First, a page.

Americans are reputed to show particular disfavor toward government compared to our counterparts in other developed democracies. And yet, there are over 93 thousand governmental entities with jurisdiction over 330 million Americans. The federal government alone spends between 4 and 6 trillion dollars every year to execute over 30 thousand statutes (in addition to hundreds of thousands of administrative regulations and court orders). This enormous scale of government not only belies the myth of a libertine America, but it suggests Americans actually cannot get enough government. What gives? To understand this conundrum—and more broadly the contours of American politics—one must understand the role of public policy. How are policies made? What are the effects of policy? What factors contribute to policy success or failure? How do policy design and issues with implementation contribute to public sentiment? We often think about the need for new policies to solve our problems, but give less attention to the role existing policies continue to play in our lives. In the course, we will analyze public policy through a political science lens, utilizing the concepts of path dependency, layering, drift, conversion, policy feedback, and unforeseen externalities to better understand the American policyscape. We will conclude by assessing whether America is governable in the year 2022.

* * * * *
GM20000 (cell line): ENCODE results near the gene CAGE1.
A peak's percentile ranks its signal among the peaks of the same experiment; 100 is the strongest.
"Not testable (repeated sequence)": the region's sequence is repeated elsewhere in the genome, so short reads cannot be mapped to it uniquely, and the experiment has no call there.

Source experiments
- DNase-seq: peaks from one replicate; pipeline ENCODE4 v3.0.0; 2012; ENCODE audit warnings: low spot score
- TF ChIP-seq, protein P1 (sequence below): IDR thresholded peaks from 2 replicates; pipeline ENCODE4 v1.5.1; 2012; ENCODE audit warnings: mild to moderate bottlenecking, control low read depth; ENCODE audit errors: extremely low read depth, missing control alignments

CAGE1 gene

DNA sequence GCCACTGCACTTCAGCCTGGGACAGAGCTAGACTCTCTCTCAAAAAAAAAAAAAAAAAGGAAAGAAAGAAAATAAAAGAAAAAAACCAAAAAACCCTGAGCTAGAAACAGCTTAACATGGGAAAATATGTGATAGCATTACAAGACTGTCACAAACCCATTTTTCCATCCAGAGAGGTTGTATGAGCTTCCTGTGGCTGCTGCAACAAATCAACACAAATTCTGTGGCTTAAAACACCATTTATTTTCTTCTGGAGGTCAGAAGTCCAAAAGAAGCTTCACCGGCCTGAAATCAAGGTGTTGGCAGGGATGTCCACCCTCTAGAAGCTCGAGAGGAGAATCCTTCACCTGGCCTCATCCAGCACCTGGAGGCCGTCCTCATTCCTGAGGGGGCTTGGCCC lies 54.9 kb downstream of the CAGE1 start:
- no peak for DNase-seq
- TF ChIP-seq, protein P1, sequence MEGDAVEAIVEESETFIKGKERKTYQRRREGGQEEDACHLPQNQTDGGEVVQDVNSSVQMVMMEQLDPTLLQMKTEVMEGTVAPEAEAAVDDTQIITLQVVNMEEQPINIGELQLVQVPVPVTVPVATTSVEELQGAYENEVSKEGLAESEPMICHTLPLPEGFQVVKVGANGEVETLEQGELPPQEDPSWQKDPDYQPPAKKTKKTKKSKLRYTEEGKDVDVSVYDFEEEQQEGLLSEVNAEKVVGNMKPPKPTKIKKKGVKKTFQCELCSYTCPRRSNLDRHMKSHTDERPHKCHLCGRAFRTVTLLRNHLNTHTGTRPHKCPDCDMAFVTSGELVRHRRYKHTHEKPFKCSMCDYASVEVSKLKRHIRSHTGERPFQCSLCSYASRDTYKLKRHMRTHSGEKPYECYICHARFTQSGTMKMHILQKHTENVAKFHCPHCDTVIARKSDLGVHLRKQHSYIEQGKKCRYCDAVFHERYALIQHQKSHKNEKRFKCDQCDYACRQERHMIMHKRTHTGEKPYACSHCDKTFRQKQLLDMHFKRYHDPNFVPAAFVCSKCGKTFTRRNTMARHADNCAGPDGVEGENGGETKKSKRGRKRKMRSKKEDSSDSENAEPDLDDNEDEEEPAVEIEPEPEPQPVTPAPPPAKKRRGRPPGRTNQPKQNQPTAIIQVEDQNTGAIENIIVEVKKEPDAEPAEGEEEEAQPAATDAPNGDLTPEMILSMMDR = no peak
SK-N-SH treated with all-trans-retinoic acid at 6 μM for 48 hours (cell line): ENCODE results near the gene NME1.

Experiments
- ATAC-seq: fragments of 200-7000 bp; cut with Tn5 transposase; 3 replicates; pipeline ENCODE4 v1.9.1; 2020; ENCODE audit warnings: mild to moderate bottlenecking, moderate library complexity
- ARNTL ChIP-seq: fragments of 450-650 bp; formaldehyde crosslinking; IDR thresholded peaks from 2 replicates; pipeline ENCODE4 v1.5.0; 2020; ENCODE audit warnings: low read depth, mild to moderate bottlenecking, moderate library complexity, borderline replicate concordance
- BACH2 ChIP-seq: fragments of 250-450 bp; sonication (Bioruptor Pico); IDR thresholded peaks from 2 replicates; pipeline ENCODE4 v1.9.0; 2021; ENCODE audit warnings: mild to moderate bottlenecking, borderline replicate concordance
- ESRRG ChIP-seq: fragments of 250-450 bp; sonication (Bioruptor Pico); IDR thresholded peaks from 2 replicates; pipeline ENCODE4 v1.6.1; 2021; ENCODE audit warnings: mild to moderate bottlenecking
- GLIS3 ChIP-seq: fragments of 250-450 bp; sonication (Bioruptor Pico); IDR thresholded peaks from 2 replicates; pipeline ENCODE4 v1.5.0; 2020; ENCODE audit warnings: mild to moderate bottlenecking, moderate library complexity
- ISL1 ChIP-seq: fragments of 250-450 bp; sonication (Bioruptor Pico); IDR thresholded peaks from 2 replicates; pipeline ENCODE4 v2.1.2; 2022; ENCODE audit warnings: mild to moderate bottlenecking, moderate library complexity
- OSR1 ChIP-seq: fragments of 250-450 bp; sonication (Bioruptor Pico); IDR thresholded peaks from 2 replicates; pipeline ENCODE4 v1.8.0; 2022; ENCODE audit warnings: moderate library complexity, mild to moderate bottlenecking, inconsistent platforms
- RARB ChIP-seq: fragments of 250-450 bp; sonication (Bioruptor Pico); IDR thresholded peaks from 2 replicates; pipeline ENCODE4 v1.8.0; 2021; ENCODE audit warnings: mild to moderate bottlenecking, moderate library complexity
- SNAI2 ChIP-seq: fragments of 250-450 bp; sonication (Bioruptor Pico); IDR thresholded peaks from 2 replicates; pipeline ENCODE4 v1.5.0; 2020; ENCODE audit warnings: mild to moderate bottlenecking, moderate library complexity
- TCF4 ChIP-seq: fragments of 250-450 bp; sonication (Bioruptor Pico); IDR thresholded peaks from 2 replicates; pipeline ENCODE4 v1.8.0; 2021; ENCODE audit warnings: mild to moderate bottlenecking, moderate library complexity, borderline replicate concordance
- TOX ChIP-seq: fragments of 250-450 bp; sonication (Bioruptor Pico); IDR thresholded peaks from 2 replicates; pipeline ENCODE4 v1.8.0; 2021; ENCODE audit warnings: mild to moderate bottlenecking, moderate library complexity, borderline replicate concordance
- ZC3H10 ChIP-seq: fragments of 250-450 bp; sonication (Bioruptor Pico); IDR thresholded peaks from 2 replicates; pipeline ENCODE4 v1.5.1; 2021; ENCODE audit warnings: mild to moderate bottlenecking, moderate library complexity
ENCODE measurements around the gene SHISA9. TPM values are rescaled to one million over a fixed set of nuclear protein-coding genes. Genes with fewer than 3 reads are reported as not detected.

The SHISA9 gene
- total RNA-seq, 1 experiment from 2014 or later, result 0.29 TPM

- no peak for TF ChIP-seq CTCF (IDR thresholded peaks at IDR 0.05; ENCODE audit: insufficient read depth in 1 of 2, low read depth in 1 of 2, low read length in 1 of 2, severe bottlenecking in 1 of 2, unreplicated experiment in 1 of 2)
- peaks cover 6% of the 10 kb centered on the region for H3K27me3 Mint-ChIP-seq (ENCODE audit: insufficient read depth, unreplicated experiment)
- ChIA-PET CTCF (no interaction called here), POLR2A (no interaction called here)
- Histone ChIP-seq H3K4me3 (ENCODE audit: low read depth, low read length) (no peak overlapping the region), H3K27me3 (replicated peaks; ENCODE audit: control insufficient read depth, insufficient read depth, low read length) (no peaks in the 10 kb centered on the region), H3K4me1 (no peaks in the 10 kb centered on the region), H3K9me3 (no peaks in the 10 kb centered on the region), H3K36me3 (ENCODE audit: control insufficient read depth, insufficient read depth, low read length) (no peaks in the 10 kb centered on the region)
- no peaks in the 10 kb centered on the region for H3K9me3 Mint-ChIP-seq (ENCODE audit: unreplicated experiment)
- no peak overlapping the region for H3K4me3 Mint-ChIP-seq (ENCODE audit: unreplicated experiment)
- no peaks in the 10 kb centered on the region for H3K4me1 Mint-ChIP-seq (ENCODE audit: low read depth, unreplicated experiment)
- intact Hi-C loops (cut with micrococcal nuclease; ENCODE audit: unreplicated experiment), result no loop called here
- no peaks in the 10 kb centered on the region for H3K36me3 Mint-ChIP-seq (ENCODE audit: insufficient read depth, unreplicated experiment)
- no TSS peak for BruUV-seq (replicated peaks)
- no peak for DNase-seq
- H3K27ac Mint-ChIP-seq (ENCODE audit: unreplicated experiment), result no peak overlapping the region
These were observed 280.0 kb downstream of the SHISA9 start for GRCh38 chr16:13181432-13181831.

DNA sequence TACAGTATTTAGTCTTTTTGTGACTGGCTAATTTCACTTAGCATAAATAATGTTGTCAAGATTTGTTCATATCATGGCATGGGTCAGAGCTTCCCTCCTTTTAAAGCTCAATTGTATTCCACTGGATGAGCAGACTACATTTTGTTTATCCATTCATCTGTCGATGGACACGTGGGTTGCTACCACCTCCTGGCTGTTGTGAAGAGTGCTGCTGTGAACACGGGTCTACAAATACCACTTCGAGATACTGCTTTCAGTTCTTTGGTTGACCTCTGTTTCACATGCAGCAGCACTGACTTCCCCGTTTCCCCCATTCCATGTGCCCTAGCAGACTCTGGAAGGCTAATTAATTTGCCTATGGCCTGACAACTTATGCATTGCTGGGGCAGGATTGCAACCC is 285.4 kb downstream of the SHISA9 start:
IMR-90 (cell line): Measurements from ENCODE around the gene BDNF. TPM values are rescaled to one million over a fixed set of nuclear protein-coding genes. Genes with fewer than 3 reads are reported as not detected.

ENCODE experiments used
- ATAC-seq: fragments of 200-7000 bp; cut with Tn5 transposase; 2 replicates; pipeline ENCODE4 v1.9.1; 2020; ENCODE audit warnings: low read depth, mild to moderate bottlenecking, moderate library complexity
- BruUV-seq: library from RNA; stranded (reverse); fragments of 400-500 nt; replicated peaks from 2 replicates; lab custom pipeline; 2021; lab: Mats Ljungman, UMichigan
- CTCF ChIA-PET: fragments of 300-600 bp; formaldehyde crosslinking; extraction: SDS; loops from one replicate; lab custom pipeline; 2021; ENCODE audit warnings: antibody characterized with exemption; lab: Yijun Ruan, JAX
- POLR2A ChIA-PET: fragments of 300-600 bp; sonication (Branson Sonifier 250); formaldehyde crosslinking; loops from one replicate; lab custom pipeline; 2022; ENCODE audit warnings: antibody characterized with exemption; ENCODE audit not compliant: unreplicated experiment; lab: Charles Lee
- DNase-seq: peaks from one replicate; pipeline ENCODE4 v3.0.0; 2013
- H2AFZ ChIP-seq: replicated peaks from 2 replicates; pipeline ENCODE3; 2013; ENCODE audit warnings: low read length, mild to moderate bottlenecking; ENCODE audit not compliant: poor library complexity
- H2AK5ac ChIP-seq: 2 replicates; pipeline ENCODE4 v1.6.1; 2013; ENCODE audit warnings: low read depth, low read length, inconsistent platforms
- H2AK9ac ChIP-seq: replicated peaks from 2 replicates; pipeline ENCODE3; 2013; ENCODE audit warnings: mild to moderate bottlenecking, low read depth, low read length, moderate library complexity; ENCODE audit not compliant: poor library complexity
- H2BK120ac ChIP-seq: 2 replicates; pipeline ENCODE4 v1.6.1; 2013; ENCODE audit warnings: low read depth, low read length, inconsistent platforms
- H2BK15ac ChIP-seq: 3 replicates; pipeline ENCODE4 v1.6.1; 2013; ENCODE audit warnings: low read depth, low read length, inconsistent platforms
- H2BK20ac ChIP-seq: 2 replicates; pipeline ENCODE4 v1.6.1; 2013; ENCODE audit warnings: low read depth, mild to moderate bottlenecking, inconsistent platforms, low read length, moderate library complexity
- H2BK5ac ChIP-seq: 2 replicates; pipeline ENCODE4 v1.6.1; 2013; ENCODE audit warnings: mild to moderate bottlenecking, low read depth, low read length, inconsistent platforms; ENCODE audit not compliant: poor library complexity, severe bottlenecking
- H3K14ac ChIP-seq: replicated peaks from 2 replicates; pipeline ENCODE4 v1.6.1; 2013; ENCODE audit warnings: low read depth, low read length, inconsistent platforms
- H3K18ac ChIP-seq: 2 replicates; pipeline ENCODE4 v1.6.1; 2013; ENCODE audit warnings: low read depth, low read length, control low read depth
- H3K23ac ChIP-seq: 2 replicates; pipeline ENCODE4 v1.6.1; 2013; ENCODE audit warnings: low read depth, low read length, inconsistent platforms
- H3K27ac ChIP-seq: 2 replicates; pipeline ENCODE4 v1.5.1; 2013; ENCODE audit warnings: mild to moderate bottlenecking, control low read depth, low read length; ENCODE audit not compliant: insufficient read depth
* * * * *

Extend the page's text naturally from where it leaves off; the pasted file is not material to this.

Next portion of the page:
Professor Sean Diament

New for Spring 2023

POLS 055: Ethics and International Relations

Ethical questions are central to the study of international relations. Does justice extend beyond the borders of states? Do we have moral obligations to distant strangers? Do we have an obligation to obey international law? When is war, if ever, just? Who should punish war crimes? In this course we explore the links between international normative theory (what would a just world order look like? how should it be constructed?) and the role norms and ethics actually play in contemporary international relations according to different theoretical perspectives (e.g. realist, constructivist, etc.). Topics include: the nature of ethical reasoning; state sovereignty, national self-determination, and secession; just war, human rights, and intervention; pluralism and cosmopolitanism; Black Lives Matter and international racial justice; transnational environmental responsibility and the ethics of climate change. 

Professor Emily Paddon Rhoads